Prep your furnace for the winter to come by replacing the filter. Clean your ducts to boost heating efficiency and reduce dust. Remember to vacuum radiators, baseboard heaters and grates to clear away dust. You may want to hire an HVAC professional to perform a maintenance check. To avoid the last-minute rush of the first wave of cold weather, consider scheduling this task in the early fall before the heating season beings.

Test safety detectors

The changing seasons can be a helpful reminder to conduct various safety tests around your home. Take a moment to test your smoke and carbon monoxide detectors. An easy reminder: Replace batteries in your detectors when you change your clocks as daylight saving time ends.

Sweep the chimney

Maintaining your chimney is essential for maximizing safety and comfort during the winter. Over time, burning logs in your fireplace causes creosote, a highly flammable substance, to build up along your chimney flue. Even if you only use your fireplace occasionally, you should check it seasonally for damage or hazards. Hire a professional to inspect the flue for a tight seal and to clean the chimney. You could even knock out two home maintenance tasks in one – schedule your furnace flue inspection at the same time as your chimney inspection. That way, you’ll be ready when cold weather hits. For more information on chimney inspections and why you need to have one every year, visit the Chimney Institute of America website.

Inspect the attic

When moving around in your attic, be extra careful. Watch your head and footing for beams and objects in your path. Performing an attic inspection can help prepare your home for fall by making sure there’s proper ventilation and insulation, and making sure there isn’t any mold or moisture that could become a bigger issue. When you’re in the attic, check vents to:

  • Make sure they aren’t blocked by insulation to prevent ice dams on the roof.
  • Clear away dirt and debris from ridge vents and vents at eaves.
  • Ensure bird and rodent screens are in place to prevent pests from entering.

Should you spot a problem that needs further attention during your inspection, it’s likely time to call in a professional. An attic inspection done by a professional will include more detailed observations on airflow, measuring insulation and looking for proper ventilation. Whether you’re hiring a professional or doing it yourself, a thorough inspection of the attic should take about one hour.2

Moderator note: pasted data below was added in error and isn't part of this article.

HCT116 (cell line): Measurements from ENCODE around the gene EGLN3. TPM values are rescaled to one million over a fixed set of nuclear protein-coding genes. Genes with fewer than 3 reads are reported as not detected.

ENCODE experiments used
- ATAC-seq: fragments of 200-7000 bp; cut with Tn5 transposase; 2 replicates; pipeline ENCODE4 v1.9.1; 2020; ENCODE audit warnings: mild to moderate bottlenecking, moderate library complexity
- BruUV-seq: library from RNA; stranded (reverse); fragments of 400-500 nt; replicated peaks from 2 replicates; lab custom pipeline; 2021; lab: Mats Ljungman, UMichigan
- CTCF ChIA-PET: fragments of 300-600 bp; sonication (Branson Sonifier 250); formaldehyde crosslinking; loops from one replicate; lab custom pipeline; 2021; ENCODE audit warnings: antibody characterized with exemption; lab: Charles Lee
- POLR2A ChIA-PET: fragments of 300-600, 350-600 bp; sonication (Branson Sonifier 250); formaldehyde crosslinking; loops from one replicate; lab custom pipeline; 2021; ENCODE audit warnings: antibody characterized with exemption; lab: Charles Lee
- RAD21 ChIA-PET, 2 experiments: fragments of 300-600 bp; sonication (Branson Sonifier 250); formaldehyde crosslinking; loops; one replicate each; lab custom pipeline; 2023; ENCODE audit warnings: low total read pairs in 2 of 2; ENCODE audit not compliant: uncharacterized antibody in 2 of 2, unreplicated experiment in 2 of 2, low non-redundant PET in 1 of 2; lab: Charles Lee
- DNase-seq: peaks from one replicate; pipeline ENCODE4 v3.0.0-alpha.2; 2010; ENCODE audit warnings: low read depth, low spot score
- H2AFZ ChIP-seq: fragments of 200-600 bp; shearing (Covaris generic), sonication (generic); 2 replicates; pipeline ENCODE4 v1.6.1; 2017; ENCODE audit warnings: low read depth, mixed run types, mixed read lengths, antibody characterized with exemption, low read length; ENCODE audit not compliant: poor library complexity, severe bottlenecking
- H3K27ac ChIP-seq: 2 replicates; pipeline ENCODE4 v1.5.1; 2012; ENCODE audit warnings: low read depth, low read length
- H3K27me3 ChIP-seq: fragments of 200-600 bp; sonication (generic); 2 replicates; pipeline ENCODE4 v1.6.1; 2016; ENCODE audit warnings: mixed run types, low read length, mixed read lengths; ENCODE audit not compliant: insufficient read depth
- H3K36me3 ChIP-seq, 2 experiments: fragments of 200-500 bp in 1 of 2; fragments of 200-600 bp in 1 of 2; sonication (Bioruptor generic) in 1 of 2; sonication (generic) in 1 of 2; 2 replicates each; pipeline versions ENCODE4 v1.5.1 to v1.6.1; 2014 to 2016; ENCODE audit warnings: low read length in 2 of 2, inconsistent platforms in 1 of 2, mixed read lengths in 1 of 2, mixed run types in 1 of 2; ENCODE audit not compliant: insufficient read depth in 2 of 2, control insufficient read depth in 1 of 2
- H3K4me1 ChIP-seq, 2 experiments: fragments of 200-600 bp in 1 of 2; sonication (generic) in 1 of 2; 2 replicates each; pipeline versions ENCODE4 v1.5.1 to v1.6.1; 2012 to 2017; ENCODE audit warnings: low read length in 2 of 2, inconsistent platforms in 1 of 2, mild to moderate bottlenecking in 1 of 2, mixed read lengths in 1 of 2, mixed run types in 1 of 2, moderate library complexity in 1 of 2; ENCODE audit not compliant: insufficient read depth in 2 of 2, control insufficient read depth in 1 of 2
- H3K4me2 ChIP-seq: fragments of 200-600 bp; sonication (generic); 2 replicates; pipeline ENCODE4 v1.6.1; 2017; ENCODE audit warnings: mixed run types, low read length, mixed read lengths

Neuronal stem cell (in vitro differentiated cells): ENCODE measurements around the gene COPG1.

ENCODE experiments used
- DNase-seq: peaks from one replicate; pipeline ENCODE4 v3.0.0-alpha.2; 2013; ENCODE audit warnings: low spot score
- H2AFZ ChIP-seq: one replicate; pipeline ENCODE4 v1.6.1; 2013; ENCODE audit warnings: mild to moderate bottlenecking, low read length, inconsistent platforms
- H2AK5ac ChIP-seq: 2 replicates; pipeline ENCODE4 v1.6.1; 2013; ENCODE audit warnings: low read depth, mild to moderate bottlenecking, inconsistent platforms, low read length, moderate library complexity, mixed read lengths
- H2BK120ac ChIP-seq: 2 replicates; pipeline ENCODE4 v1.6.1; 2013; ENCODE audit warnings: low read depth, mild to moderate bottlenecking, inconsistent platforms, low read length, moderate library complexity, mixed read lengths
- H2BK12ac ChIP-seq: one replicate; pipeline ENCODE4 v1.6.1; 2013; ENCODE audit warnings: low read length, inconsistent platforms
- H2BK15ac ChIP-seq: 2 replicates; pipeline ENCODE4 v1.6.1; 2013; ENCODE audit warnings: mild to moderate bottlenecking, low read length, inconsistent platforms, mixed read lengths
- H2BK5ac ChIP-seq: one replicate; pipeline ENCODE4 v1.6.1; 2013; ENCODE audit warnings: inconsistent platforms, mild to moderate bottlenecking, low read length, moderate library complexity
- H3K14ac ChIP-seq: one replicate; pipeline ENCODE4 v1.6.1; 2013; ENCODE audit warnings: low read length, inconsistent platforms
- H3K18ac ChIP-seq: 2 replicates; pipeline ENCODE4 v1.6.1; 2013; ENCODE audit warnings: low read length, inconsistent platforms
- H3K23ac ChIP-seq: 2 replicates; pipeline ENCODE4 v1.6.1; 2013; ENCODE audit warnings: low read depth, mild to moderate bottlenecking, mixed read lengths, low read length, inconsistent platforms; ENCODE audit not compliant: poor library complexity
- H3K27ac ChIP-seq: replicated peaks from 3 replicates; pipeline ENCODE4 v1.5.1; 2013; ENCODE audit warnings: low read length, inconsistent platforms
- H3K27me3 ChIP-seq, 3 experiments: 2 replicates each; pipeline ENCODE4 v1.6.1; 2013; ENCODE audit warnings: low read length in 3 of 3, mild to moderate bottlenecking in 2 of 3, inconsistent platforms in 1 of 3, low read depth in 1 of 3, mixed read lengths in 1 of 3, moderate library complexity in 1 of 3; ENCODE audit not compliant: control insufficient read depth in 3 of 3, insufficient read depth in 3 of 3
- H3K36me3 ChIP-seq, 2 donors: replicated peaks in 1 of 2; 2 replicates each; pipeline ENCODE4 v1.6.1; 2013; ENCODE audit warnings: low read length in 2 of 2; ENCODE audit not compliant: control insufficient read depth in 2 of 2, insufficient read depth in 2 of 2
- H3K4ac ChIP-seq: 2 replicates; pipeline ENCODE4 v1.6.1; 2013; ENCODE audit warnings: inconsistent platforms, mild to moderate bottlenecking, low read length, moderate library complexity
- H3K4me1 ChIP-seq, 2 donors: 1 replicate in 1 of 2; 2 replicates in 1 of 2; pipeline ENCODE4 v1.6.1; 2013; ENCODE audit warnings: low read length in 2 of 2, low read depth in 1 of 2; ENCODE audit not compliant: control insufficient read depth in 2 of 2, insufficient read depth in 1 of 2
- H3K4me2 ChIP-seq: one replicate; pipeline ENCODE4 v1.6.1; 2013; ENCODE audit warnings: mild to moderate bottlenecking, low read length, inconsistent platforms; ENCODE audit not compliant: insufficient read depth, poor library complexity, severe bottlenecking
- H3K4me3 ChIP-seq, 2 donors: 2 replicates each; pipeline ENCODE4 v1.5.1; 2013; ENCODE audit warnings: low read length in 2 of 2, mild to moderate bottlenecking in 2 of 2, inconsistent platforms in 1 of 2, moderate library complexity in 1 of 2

Stock up on essential winter supplies

If you live in an area that gets snow or ice in the winter, adding a few items to your shopping list in the fall can help you be prepared when the snow and ice arrive. Making sure you have salt, sand or ice melt on hand will allow you to address the storm as it comes and not have to run out for supplies in the height of the storm.

Clean dryer vents

While it’s good practice to keep your dryer vents clear to enhance the dryer’s efficiency, there could be some unique safety benefits to doing it in the fall. You may know that lint buildup in dryer vents can cause a fire, but you may not know that the cool, dry weather in the fall increases static electricity, which can ignite lint that has built up. To tackle this task, you can either hire a professional or do it yourself. 

Why is fall home maintenance important?

Fall home maintenance is more about the winter than it is the fall. By addressing seasonal home maintenance in the fall, you can be ready before colder weather hits in the winter. And by getting it done in the fall, you don’t have to be out in the cold for tasks that require you to be outside.

A little legwork now means you can relax in a home that’s ready for the cooler fall weather. Just remember to outsource projects to a professional if it doesn’t seem safe or you don’t feel comfortable tackling them on your own.

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1 Fall Home Maintenance Checklist, HomeAdvisor, 2020.
2 Why You Need a Home Attic Inspection, Family Handyman, 2021


This content may contain helpful tips, explanation and advice. Your use of this information is voluntary and may not be effective in every circumstance. Amica encourages you to use good judgment and put safety first.